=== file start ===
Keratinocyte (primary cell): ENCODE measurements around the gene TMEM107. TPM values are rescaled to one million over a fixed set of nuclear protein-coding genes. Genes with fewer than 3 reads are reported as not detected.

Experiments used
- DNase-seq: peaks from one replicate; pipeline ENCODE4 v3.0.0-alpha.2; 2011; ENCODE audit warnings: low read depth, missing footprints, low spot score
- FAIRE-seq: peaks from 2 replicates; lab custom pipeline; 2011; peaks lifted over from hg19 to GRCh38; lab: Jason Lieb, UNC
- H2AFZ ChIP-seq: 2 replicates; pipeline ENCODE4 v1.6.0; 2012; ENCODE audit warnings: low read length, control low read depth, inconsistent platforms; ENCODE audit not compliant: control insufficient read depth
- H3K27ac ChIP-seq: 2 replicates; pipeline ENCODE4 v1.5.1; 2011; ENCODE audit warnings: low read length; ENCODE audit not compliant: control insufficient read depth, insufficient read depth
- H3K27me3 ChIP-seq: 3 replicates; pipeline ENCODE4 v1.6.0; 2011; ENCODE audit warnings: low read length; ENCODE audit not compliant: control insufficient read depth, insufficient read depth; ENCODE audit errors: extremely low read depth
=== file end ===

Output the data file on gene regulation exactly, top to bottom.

Keratinocyte (primary cell): ENCODE measurements around the gene TMEM107. TPM values are rescaled to one million over a fixed set of nuclear protein-coding genes. Genes with fewer than 3 reads are reported as not detected.

Experiments used
- DNase-seq: peaks from one replicate; pipeline ENCODE4 v3.0.0-alpha.2; 2011; ENCODE audit warnings: low read depth, missing footprints, low spot score
- FAIRE-seq: peaks from 2 replicates; lab custom pipeline; 2011; peaks lifted over from hg19 to GRCh38; lab: Jason Lieb, UNC
- H2AFZ ChIP-seq: 2 replicates; pipeline ENCODE4 v1.6.0; 2012; ENCODE audit warnings: low read length, control low read depth, inconsistent platforms; ENCODE audit not compliant: control insufficient read depth
- H3K27ac ChIP-seq: 2 replicates; pipeline ENCODE4 v1.5.1; 2011; ENCODE audit warnings: low read length; ENCODE audit not compliant: control insufficient read depth, insufficient read depth
- H3K27me3 ChIP-seq: 3 replicates; pipeline ENCODE4 v1.6.0; 2011; ENCODE audit warnings: low read length; ENCODE audit not compliant: control insufficient read depth, insufficient read depth; ENCODE audit errors: extremely low read depth